relations.

PRs Big Bang Theory

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PR’s Big Bang Theory

Lots of theories out there about public relations.

Everything from “publicity’s the thing!,” “the care and

feeding of reputations and “sales support is primary” to

“gain and hold public acceptance,” and “issue management’s

the thing.” among many, many others.

But for business, non-profit and association managers, the

big, bang theory of public relations trumps them all when

it alters individual perception leading to changed behaviors

among their key outside audiences, thus helping them

achieve their managerial objectives.

As a manager, you can do exactly the same by doing

something positive about the behaviors of those important

external audiences of yours that MOST affect your operation.

In particular when you persuade those key outside folks to

your way of thinking, then help move them to take actions

that allow your department, division or subsidiary to succeed.

If there’s a secret behind such “big bang” performance, it

probably goes this way: people act on their own perception

of the facts before them, which leads to predictable behaviors

about which something can be done. When we create, change

or reinforce that opinion by reaching, persuading and moving-

to-desired-action the very people whose behaviors affect the

organization the most, the public relations mission is

accomplished.

A grab-bag of results can occur. The payoff can make your

day: fresh proposals for strategic alliances and joint ventures;

customers starting to make repeat purchases; membership

applications on the rise; community leaders beginning to seek

you out; welcome bounces in show room visits; prospects

starting to do business with you; higher employee retention

rates, capital givers or specifying sources beginning to look

your way, and even politicians and legislators starting to view

you as a key member of the business, non-profit or association

communities.

But you’ll need more then zippy special events, slick brochures

and punchy press releases if you really want to get the PR you

paid for.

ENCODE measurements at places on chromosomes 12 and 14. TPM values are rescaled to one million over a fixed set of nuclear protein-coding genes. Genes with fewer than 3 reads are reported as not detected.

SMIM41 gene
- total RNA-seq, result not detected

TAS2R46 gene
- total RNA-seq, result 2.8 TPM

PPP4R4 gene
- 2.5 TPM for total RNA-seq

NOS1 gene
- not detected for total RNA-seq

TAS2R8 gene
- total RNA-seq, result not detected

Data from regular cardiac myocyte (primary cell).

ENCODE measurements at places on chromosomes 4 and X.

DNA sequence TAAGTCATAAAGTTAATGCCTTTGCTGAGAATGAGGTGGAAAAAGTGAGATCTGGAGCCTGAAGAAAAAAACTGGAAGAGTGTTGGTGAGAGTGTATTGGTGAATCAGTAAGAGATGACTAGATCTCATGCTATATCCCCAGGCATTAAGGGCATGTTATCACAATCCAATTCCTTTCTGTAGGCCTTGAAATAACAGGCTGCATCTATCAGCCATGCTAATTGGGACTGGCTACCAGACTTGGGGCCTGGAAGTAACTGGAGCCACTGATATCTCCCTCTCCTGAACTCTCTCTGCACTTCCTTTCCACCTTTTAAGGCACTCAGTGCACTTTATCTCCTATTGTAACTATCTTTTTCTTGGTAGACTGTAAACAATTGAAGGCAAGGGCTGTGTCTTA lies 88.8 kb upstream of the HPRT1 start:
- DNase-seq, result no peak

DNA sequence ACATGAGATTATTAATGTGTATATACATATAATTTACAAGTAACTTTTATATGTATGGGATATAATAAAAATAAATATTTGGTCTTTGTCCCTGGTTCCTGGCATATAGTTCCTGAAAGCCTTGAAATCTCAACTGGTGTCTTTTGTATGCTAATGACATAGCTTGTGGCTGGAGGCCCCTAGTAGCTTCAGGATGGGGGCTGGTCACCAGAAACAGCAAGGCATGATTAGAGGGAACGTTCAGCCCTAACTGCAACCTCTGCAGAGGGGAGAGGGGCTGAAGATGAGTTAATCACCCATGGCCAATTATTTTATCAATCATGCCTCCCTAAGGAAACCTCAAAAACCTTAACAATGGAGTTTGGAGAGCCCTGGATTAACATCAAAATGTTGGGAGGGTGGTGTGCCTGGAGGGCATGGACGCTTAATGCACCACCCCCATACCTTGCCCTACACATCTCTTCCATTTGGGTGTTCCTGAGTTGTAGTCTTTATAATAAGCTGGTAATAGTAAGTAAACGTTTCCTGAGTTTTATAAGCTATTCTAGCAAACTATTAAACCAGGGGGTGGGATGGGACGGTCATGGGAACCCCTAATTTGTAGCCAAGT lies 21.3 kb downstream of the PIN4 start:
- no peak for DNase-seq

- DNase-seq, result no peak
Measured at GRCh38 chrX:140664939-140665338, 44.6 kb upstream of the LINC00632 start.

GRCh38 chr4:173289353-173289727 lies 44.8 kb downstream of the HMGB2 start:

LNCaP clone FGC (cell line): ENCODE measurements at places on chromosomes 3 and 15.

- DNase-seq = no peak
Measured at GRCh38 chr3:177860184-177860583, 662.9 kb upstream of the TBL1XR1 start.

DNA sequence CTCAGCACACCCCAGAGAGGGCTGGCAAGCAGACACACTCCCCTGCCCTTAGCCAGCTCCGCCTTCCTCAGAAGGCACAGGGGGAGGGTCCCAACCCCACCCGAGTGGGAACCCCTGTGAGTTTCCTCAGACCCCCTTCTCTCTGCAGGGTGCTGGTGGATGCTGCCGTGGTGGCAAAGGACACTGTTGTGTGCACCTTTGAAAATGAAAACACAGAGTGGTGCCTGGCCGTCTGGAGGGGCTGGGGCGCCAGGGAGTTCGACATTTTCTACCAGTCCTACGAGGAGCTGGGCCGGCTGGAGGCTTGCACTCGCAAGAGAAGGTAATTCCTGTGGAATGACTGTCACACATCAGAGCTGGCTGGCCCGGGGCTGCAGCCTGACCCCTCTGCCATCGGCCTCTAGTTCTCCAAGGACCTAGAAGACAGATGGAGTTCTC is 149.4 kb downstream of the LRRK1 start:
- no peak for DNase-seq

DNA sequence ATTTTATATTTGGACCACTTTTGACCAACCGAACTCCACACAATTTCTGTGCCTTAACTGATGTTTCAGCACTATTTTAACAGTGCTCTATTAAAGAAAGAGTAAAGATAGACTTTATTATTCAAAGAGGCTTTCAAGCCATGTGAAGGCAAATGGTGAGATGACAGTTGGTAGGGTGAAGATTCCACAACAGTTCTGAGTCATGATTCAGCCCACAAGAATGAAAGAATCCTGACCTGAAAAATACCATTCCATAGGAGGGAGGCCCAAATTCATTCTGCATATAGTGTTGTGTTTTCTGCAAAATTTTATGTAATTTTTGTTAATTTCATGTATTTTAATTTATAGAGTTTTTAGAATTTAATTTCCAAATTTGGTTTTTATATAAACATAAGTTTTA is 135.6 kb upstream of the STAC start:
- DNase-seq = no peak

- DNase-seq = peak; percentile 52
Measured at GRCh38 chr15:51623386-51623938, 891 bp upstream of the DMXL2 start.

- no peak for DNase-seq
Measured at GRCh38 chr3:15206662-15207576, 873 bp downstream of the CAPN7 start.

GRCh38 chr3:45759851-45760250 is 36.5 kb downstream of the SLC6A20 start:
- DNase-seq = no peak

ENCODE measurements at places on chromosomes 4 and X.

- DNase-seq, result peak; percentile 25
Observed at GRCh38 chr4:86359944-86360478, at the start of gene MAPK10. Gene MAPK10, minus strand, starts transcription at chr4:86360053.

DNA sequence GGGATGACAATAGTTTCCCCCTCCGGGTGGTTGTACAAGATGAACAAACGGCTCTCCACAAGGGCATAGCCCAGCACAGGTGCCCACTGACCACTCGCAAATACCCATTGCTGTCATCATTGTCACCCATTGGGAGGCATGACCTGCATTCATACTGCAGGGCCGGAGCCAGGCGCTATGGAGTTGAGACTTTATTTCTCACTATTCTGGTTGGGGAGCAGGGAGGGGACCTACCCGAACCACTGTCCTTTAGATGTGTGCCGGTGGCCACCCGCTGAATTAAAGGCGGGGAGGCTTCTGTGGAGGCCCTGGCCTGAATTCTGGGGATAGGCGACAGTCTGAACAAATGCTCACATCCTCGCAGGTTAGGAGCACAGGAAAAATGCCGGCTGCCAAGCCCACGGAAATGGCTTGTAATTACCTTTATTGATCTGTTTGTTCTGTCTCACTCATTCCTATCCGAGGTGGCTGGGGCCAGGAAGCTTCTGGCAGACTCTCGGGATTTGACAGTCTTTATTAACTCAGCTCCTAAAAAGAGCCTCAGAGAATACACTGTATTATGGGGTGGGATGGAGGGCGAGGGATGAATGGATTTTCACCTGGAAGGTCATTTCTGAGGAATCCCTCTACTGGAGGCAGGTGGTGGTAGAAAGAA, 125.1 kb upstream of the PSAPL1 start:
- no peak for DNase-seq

At the same time, as you no doubt realize, a key plank in your

PR platform requires that your most important outside audiences

really perceive your operations, products or services in a positive

light. This is so vital that your PR people must buy into the

effort from the get-go. Be especially careful that they accept

the reality that perceptions almost always lead to behaviors

that can help or hurt your unit.

How you will gather and monitor opinion by questioning

members of your most important outside audiences will be

of interest to everyone on the team. So take the time to review

the PR blueprint in detail with your staff. Discuss questions

that will be asked: How much do you know about our

organization? How much do you know about our services

or products and employees? Have you had prior contact

with us and were you pleased with the interchange? Have

you experienced problems with our people or procedures?

Professional survey people can always gather opinion data

for the perception monitoring phases of your program, IF the

budget is available. But always remember that your PR

people are also in the perception and behavior business and

can pursue the same objective: identify untruths, false

assumptions, unfounded rumors, inaccuracies, misconceptions

and any other negative perception that might translate into

hurtful behaviors.

We must say a few words about your all-important public

relations goal. It must speak to the problems that cropped up

during your key audience perception monitoring. Probably,

it will require correcting that gross inaccuracy, straightening

out that dangerous misconception, or doing something about

that damaging rumor.

Because any goal must have a strategy to show you how to